Aug 9, 2017
Story by Andy Adams, photos by Jan Holland except where noted
Drone view of Marina del Rey by Allan Bates.
Pennies from heaven is a nice idea, but what if it was more than just pennies? What if your marina could generate several hundred, or even a thousand dollars a month extra, without any effort on your part?
Well, that’s what Jan Holland at Marina del Rey in Ontario has accomplished and there could be similar opportunities for other marinas across Canada.
Marina del Rey now has very cool-looking and admirably “green” solar panels covering the expansive roof areas over their covered slips. These generate electricity – enough to power 80 homes and that brings in a steady secondary stream of revenue.
As Jan Holland put it, he got the “golden ticket”, but that was after working four years to put the deal together, and it was also during a time when there were significant government subsidies for green energy development.
Last September at Marina del Rey, their solar project was started. The construction crew began by re-enforcing all their roof trusses and trenching to accommodate the underground wiring to the transformer stations.
The subsidies have been reduced now, but there are still opportunities for businesses that have a large, secure and appropriately sized installation opportunity for solar panels. Marinas with covered slips seem well suited to solar panels.
Marina Del Rey worked with an international company called Solar Provider Group who have offices in Toronto and who saw an opportunity at Marina del Rey. Once the project got the go-ahead, the crew working for Solar Provider Group did four weeks of structural reinforcement and eight weeks of construction on the pilings, docks and roof structures to install the 948 Canadian Solar Modules solar panels.
Boats had to be moved around to accommodate the roof reinforcement phase.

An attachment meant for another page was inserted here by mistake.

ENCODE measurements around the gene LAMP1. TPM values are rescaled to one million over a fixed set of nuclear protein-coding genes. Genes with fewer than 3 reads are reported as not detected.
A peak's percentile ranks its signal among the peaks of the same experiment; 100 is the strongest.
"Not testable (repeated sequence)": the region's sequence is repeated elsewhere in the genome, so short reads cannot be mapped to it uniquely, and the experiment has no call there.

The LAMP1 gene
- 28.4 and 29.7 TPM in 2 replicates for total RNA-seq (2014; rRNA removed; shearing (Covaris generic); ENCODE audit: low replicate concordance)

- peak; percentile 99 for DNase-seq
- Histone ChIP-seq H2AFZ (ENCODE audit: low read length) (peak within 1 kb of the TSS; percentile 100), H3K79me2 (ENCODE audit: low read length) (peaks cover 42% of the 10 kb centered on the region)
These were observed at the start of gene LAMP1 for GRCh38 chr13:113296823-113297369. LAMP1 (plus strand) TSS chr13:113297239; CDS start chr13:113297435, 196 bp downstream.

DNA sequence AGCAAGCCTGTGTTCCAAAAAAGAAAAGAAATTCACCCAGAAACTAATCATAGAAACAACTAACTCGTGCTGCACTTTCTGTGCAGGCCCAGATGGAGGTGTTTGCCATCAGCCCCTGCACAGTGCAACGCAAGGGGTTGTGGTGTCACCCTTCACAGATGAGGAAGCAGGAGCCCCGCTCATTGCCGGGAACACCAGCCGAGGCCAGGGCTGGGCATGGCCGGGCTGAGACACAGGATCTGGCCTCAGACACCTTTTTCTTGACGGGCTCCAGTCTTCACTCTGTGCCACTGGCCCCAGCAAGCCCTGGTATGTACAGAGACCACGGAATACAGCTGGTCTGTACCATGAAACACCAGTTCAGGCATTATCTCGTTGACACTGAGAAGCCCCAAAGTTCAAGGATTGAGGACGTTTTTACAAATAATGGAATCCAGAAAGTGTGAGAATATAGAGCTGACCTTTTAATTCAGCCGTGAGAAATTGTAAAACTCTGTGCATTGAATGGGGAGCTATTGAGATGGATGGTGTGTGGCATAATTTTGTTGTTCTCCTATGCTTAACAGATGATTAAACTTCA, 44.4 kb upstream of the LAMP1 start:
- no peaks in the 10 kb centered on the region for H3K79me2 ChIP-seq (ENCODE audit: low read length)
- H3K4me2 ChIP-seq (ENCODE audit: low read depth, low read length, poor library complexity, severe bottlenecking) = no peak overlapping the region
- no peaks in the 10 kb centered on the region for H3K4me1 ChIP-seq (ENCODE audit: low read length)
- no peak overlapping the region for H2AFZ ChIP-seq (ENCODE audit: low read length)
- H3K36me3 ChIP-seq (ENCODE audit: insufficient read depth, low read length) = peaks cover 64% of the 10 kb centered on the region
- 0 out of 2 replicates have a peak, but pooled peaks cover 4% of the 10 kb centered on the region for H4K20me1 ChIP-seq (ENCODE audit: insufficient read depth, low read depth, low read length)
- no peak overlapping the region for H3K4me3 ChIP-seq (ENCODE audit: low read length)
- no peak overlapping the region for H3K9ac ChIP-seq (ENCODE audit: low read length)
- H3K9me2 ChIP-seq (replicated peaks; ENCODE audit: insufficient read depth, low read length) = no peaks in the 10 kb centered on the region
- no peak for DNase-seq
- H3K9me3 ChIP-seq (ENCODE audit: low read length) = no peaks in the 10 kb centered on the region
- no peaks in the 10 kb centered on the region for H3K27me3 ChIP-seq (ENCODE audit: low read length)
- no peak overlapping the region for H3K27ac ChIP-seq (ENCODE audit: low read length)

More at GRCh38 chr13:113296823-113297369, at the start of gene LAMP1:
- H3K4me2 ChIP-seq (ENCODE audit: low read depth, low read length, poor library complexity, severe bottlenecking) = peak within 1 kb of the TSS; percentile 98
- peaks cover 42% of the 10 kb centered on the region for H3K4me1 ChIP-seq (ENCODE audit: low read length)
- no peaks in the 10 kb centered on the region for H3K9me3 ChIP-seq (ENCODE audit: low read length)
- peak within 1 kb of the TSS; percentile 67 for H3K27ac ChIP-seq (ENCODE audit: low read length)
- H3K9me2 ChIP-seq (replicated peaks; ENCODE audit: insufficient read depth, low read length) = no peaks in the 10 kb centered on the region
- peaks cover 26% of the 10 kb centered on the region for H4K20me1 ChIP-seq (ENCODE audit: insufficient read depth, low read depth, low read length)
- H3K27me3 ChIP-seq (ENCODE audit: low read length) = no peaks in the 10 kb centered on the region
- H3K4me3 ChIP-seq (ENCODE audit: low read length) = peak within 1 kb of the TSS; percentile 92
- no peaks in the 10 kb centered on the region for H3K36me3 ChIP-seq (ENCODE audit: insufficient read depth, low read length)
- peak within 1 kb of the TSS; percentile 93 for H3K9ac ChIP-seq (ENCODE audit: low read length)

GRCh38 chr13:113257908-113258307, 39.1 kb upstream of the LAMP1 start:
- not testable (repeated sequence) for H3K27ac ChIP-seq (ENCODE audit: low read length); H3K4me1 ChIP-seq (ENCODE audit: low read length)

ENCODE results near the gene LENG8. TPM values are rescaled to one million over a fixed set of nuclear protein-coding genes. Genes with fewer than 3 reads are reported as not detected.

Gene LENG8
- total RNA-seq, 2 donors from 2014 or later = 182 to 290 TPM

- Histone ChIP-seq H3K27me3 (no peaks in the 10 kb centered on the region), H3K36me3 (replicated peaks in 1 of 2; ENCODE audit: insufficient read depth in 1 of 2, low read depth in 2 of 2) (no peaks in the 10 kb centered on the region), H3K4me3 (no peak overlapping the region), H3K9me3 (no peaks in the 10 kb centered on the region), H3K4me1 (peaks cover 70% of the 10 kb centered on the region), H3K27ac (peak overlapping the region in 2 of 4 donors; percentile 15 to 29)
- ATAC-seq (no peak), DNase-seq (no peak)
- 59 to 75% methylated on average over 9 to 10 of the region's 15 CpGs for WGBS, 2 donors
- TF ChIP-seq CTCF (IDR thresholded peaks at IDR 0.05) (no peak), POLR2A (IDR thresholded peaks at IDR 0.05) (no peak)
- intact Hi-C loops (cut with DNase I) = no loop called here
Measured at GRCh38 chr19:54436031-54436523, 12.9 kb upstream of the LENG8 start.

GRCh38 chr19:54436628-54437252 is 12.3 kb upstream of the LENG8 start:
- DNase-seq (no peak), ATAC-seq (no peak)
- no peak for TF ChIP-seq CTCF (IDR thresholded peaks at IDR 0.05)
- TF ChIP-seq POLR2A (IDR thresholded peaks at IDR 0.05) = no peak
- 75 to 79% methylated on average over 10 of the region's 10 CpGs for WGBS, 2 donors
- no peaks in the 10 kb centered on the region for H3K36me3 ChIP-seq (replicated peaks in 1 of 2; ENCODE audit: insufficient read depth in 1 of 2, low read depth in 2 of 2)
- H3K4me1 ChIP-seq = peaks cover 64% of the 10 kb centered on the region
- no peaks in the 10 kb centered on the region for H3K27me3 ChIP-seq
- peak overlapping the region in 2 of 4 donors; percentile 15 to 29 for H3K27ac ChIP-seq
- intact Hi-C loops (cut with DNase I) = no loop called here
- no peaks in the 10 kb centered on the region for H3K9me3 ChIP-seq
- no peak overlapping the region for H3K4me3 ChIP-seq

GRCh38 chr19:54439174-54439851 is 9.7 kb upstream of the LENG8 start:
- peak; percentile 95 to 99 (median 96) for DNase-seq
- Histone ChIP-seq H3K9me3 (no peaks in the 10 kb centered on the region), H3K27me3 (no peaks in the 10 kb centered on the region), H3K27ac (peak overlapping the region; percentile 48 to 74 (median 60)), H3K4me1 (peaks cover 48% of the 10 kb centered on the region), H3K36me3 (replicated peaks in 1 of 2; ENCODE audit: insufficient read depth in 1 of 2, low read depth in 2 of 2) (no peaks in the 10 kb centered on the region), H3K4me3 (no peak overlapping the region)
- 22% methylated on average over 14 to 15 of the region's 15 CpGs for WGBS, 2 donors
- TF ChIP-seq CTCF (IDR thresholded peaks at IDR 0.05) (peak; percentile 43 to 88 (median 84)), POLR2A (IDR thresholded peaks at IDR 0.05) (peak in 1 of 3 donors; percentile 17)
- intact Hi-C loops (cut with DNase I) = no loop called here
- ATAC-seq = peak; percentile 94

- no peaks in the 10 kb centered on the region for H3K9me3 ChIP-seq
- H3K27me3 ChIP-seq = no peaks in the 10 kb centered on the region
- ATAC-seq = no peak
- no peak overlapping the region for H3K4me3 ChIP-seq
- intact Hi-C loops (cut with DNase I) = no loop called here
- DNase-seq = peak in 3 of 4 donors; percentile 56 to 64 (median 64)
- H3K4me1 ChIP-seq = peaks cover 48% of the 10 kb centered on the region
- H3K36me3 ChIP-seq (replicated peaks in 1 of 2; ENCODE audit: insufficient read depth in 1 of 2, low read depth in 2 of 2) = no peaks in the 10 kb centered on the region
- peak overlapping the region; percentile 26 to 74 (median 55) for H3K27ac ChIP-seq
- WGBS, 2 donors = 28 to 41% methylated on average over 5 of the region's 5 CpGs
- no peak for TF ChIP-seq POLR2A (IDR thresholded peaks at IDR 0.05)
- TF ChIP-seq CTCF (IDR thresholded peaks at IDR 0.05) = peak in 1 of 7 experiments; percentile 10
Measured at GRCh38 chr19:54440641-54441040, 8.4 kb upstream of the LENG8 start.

With eleven inverters from Fronius Symo, the system size is 250 kW AC or 294 kW DC and has a total output of 360,000 kWh/year.
Not only does this take approximately 80 homes off the grid, it reduces the emissions footprint of Ontario’s electricity system by approximately 66 tonnes of CO2 emissions per year.
By late September, much of the work had been carried out in their boat house rafters and trenching for cabling and foundation setting for the transformer stations had been started.
Everyone feels good about that and Jan feels especially good about his docks and buildings. He managed to get the government subsidies before they were reduced and the timing was great.
Like many marinas with covered slips, Marina del Rey faced concerns about the infrastructure getting older. Questions like “do we fix them all up? How? And, with what money?” were all issues they were facing. Jan Holland was able to negotiate the solar company paying for all the building upgrades above water. The marina still had totend to the pilings, but with the funds they will receive for the roof lease over the next twenty years, they will be able to replace all their pilings. By being on the ball when the opportunity arose, they got their covered slips repaired to a good state at minimal to no cost and there was an insurance policy benefit also.
A large trench was dug to carry the lines.
In December Jan Holland wrote, “The solar guys have been pretty active in the last two weeks installing all the panelling and the big (green) main transformer.“
This is the big transformer that arrived last winter to complete the installation.
Certainly, Jan Holland put together a great deal for Marina del Rey, but there may still be opportunities for similar marinas with sound structures and a suitable location. We checked and Patrick Collie from Solar Provider Group was willing to give his number – 1-888-989-4677. You can visit their website: www.solarprovidergroup.com to learn more.